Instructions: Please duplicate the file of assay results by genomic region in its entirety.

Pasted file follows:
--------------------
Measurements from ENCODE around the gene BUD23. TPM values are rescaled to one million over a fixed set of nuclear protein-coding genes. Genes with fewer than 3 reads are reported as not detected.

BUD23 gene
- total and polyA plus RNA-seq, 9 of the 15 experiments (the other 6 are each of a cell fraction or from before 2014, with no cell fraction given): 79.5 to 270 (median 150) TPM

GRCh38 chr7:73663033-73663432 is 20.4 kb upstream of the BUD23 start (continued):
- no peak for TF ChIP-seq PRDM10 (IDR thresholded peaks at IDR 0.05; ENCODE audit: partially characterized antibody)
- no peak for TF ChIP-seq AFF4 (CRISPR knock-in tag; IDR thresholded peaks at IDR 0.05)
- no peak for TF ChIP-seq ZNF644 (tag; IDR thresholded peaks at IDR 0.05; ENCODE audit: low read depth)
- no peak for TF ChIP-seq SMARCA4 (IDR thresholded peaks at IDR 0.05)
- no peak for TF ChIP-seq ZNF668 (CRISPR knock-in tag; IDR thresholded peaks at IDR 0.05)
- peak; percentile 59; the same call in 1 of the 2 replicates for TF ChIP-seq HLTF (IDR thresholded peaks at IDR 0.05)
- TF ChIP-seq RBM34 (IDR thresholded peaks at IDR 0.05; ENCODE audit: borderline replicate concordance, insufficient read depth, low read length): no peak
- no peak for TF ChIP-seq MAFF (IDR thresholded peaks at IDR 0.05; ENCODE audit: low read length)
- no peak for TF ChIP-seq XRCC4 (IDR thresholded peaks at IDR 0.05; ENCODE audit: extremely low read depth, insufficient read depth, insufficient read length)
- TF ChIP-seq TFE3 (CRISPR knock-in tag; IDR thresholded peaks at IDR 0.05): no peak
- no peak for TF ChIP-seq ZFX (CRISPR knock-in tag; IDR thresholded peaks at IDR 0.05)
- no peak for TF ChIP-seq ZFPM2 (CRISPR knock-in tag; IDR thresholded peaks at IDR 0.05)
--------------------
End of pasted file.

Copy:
Measurements from ENCODE around the gene BUD23. TPM values are rescaled to one million over a fixed set of nuclear protein-coding genes. Genes with fewer than 3 reads are reported as not detected.

BUD23 gene
- total and polyA plus RNA-seq, 9 of the 15 experiments (the other 6 are each of a cell fraction or from before 2014, with no cell fraction given): 79.5 to 270 (median 150) TPM

GRCh38 chr7:73663033-73663432 is 20.4 kb upstream of the BUD23 start (continued):
- no peak for TF ChIP-seq PRDM10 (IDR thresholded peaks at IDR 0.05; ENCODE audit: partially characterized antibody)
- no peak for TF ChIP-seq AFF4 (CRISPR knock-in tag; IDR thresholded peaks at IDR 0.05)
- no peak for TF ChIP-seq ZNF644 (tag; IDR thresholded peaks at IDR 0.05; ENCODE audit: low read depth)
- no peak for TF ChIP-seq SMARCA4 (IDR thresholded peaks at IDR 0.05)
- no peak for TF ChIP-seq ZNF668 (CRISPR knock-in tag; IDR thresholded peaks at IDR 0.05)
- peak; percentile 59; the same call in 1 of the 2 replicates for TF ChIP-seq HLTF (IDR thresholded peaks at IDR 0.05)
- TF ChIP-seq RBM34 (IDR thresholded peaks at IDR 0.05; ENCODE audit: borderline replicate concordance, insufficient read depth, low read length): no peak
- no peak for TF ChIP-seq MAFF (IDR thresholded peaks at IDR 0.05; ENCODE audit: low read length)
- no peak for TF ChIP-seq XRCC4 (IDR thresholded peaks at IDR 0.05; ENCODE audit: extremely low read depth, insufficient read depth, insufficient read length)
- TF ChIP-seq TFE3 (CRISPR knock-in tag; IDR thresholded peaks at IDR 0.05): no peak
- no peak for TF ChIP-seq ZFX (CRISPR knock-in tag; IDR thresholded peaks at IDR 0.05)
- no peak for TF ChIP-seq ZFPM2 (CRISPR knock-in tag; IDR thresholded peaks at IDR 0.05)